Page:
Back to School: Engaged Parents

We’ve been diving deeper into G.S. Kagugu’s transformation into a model school. So far, we’ve talked about how effective school leaders push their school towards success and how caring teachers promote learning in the classroom. Today, we’re looking at how engaged parents strengthen school communities.

Parents are a vital part of a child’s education. Here in North America, a parent’s role isn’t over when the kids are dropped off at school. There are parent-teacher meetings to attend, agendas to sign each night, and model solar systems to help design. While the involvement of parents may vary between families, most kids have some sort of support system to turn to when they don’t understand a homework question. Because the encouragement for their education doesn’t stop the moment the school bell rings, they are being equipped for success on all sides.

This is the case for plenty of families in Rwanda as well, but unfortunately the majority of children in the public school system are not being supported in their learning at home. As they didn’t go to school themselves, many parents don’t realize they should be carving out time for their kids to study or asking them about their lessons. With the new post-genocide schooling initiatives, there has been an assumption that education falls within the realm of the government, not the parent.

But this is shifting. Parents are starting to realize they do have a role in their child’s education, but they aren’t sure how they should become involved or even if they have the means to do so. And that’s why Wellspring developed our Asset-Based Community Development approach (ABCD).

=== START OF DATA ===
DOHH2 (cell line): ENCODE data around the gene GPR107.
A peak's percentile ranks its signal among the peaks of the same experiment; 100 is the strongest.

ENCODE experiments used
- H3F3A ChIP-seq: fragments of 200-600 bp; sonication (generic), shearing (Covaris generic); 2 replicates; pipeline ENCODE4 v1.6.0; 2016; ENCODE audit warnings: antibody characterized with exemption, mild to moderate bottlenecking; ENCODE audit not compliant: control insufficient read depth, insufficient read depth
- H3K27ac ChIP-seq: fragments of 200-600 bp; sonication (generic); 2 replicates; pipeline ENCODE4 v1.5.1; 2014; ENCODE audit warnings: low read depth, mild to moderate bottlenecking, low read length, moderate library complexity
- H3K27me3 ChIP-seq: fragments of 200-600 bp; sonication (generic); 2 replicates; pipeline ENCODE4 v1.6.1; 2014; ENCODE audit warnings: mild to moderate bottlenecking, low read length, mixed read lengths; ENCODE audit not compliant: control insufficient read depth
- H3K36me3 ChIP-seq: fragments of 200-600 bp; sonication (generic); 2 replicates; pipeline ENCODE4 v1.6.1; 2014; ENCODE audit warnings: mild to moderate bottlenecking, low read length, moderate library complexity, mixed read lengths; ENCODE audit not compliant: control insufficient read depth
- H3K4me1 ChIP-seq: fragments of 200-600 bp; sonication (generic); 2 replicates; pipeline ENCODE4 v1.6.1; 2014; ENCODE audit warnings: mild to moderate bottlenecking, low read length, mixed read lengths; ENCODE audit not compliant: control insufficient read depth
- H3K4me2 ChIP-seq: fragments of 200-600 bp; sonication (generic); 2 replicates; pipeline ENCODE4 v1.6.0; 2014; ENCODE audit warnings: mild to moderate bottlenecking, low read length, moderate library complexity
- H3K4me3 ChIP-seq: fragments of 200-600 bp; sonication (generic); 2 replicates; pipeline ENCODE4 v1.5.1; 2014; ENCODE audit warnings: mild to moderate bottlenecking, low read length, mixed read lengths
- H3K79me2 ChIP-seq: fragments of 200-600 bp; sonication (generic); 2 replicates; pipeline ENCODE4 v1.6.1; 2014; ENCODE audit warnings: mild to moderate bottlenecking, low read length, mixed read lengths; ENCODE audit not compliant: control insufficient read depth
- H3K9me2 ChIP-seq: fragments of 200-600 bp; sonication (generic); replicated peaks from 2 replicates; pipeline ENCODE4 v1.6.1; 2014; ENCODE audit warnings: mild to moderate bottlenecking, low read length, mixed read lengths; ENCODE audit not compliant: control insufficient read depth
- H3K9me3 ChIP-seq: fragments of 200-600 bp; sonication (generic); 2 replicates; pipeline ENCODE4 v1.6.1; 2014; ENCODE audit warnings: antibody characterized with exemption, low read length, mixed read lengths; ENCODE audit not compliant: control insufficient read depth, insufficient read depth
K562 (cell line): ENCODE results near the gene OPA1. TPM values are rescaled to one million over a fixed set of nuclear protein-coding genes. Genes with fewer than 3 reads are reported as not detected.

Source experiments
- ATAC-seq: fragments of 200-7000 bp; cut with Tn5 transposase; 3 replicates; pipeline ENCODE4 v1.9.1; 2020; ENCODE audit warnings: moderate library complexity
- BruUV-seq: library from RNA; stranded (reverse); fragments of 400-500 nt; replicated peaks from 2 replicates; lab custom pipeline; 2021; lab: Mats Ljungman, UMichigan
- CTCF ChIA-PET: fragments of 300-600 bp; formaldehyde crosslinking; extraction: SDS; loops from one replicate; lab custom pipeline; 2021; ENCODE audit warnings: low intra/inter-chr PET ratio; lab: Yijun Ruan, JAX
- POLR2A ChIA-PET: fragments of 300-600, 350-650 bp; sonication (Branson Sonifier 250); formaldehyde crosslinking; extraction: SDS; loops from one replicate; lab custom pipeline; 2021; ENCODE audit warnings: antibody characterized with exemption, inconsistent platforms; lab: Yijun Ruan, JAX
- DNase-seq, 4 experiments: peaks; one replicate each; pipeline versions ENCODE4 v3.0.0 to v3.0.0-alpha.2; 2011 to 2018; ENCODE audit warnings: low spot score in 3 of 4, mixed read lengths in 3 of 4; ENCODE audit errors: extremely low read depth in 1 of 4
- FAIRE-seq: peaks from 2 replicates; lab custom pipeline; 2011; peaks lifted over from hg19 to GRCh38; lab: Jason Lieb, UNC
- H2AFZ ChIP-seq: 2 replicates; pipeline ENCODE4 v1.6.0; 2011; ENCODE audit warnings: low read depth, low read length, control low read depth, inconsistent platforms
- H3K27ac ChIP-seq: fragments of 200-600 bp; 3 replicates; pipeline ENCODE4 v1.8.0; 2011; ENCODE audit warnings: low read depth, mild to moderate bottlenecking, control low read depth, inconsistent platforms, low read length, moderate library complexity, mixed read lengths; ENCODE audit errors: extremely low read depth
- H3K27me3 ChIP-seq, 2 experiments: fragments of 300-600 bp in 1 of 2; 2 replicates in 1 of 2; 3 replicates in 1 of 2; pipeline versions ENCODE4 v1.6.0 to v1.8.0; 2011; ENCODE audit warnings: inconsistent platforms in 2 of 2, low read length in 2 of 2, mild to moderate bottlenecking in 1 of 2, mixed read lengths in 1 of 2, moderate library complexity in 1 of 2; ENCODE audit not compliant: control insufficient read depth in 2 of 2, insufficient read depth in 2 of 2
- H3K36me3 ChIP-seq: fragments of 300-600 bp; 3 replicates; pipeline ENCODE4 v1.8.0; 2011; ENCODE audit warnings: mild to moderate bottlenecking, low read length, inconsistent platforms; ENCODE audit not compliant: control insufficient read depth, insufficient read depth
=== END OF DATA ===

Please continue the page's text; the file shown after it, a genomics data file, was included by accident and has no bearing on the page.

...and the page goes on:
Before engaging with Wellspring’s program, parents at G.S. Kagugu were impassive and uninvolved with the school. Few parents attended school meetings due to poor communication and tensions between parents and school leaders. They would not offer time or help for schoolwork at home and would not visit with teachers to check on their children’s performance. There was a deep lack of trust between the parents and the school community, and the school was suffering because the parents were unwilling to help out.

This all changed when our community trainers began working with parents. Our Asset-Based Community Development training focuses on mobilizing parents and empowering them to bring about change through their own skills and talents, all while placing an emphasis on a parent’s role and responsibility in their child’s education. This program works in tandem with our School Development Program to help the school become self-sustainable and ensure the children are supported from all sides as they receive a quality education.

Today, parents at G.S. Kagugu are taking ownership over the school at the centre of their community. They understand that their involvement strengthens G.S. Kagugu and the education of every child at the school. When there is a general meeting, the attendance levels are high and there is a willingness to collaborate between leaders, parents, and teachers. Parents now call teachers to check in on the performance of their children, and teachers reach out to parents when there is a problem. Students are being encouraged to study at home and are returning to school ready for their lessons the next day. Parents are even volunteering their time and skills to help construct a new school hall. New parent initiatives are beginning all the time, and they all work towards strengthening the school and supporting the kids.

A healthy school that provides a strong education is at the centre of any vibrant community, and parental involvement is key in making this happen. The parents at G.S. Kagugu have propelled their school—and their children—towards success. Wellspring has a vision of this happening in every school community across Rwanda. You can be part of making this vision become a reality by partnering with G.S. Gisozi I. Will you be part of G.S. Gisozi I’s journey?